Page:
My Life – Above Ground


To Consume or not to consume, that is the question
November 19, 2008, 11:22 pm
Filed under: Uncategorized

As I write this, I sit in a comfortable office chair, which I’m using only because the old one became tattered and old.  I’m looking at the screen of a laptop that was replaced a few months ago as a result of it only being newer than the last. I’m wearing clothes – all less than one year old, that have replaced, again, old and tattered ones. 

Consumers.  We can all carry that label.  Like rabid animals, we consume everything in front of us – only to throw away things once they’ve reached our own personal use lifecycle. 

I’m someone who considers himself a bit of a stodgy user of aging stuff… but I – like 99.99999% of Americans are the same.  We seemingly can’t help ourselves.  It’s like we’re addicted to stuff.  Newer.  Better. Brighter.  Longer-lasting.  [Insert clever marketing adjective here].

What type of personal and societal culture has this created though?  You can say that it’s the whole ‘keepin’ up with the Joneses’ disease, but I submit that it’s much deeper than that.  I believe underneath it all is a sense of entitlement. 

We may not say it out loud, but “I deserve” is something that many of us feel… deep down.  Think about it.  For example, what happens when the electricity goes out in your home?  When it happens, the first words out of most folks’ mouths are “Come on, when are they going to have this back on!  I need my electricity!  How can they do this to me?!”  We feel like we deserve it.  And this example is only a drop in a very large and deep bucket. 

While it has a great end result, the process of honestly defining ones needs versus ones wants is hard, huh?  Who wants to give up things for which they are accustomed to having?  I lump myself into this too – I think most of us have our needs and wants a bit skewed at the moment.  The current state of the economy is a vibrant depiction of this state of the being, if you will. 

Here’s another example – I helped my dad build a house when I was young.  Times were a bit tough… with building a new home, running a small business and trying to keep 3 kids and a wife fed, clothed, etc.  Well, if we bent one nail when building our home, we couldn’t just keep reaching for a new nail… we straightened the bent one out, and made it work.  This is what we need to do on a more grand scale.  Straightened the nail and make it work.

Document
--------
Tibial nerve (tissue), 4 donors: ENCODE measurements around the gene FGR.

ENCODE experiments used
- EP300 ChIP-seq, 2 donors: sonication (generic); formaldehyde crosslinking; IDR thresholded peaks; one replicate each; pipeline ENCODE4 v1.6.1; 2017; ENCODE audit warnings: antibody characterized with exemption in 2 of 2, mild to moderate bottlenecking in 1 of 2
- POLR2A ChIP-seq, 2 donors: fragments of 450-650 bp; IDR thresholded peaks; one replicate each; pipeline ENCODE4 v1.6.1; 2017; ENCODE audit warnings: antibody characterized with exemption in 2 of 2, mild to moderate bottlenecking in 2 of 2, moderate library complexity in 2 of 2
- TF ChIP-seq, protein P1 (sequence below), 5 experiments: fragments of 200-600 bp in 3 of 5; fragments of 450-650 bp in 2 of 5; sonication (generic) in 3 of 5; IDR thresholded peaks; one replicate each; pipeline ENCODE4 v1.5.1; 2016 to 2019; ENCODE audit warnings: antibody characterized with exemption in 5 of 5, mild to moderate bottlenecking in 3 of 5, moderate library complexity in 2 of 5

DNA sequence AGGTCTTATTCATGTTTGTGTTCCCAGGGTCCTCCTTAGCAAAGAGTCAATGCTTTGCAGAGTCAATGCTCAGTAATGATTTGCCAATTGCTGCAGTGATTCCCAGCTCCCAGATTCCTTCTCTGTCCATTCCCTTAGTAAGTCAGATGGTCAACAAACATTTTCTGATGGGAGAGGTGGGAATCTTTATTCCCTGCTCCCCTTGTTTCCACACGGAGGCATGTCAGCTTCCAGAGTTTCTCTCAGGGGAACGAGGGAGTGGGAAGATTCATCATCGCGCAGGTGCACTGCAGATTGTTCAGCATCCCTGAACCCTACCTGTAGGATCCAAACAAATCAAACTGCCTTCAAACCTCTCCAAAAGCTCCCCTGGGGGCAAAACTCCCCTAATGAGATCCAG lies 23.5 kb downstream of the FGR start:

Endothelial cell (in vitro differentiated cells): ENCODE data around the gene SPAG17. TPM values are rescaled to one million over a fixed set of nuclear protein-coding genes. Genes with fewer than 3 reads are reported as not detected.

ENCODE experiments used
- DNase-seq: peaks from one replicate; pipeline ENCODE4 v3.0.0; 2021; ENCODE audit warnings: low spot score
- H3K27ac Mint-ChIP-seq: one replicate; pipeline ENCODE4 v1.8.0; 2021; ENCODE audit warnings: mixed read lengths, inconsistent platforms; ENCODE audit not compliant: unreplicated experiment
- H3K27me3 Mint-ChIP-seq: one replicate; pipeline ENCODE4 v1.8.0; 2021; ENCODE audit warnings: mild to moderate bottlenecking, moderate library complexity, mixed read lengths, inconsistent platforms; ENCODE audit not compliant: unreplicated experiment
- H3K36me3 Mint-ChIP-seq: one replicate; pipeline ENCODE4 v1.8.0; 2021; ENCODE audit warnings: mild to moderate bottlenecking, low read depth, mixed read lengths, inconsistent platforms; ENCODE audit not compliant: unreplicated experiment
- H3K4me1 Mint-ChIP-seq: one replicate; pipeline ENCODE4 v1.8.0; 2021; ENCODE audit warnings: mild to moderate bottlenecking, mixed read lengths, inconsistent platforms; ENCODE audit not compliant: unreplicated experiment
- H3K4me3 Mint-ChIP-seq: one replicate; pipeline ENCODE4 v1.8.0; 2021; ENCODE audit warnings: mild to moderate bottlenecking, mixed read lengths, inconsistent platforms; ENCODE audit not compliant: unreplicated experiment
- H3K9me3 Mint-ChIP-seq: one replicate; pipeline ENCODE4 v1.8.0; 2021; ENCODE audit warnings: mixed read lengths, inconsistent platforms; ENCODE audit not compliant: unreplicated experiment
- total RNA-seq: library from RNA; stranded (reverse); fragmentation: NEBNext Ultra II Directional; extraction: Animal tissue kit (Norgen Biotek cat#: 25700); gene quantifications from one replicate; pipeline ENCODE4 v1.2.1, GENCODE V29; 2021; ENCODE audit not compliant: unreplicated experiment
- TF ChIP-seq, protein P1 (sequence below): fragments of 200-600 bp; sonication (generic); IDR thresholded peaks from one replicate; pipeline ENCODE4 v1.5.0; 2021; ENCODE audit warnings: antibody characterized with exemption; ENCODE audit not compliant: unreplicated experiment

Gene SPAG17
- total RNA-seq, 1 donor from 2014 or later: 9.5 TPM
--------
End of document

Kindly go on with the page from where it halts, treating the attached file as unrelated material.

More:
In reality, we don’t need the newest, the brightest and certainly not the most expensive.  It might also be a nice exercise for us to do on a macro scale – to “straighten and reuse the nail.”  Make it a habit to consistently ask “do I really need this?”  It will not only make us happier, more contented people, but will also help our economy, our society and our environment become healthier and more sustainable.

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I read through a number of your ruminations, Michael! As for living with less — I couldn’t agree more. In the book,”Three Cups of Tea” — which is about ex-mountaineer Greg Mortenson’s incredible strides toward building schools with the help of many good local people in the most remote, difficult to reach parts of Pakistan — the people live very simply. They see many priveleged Westerners who are there to climb mountains of their own creation, and don’t envy them much. One village leader said that they did not wish for Westerners’ restlessness. But they did need better education for their young people.

We took our very suburban kids to Mazatlan, Mexico when they were about 8, 10 and 12. They saw some poverty — which can be crushing. But they also saw a lot of poor people who had enough. They lived simple, but not deprived lives. It didn’t look so bad (especially in that climate 🙂

Comment by Laura Dockery




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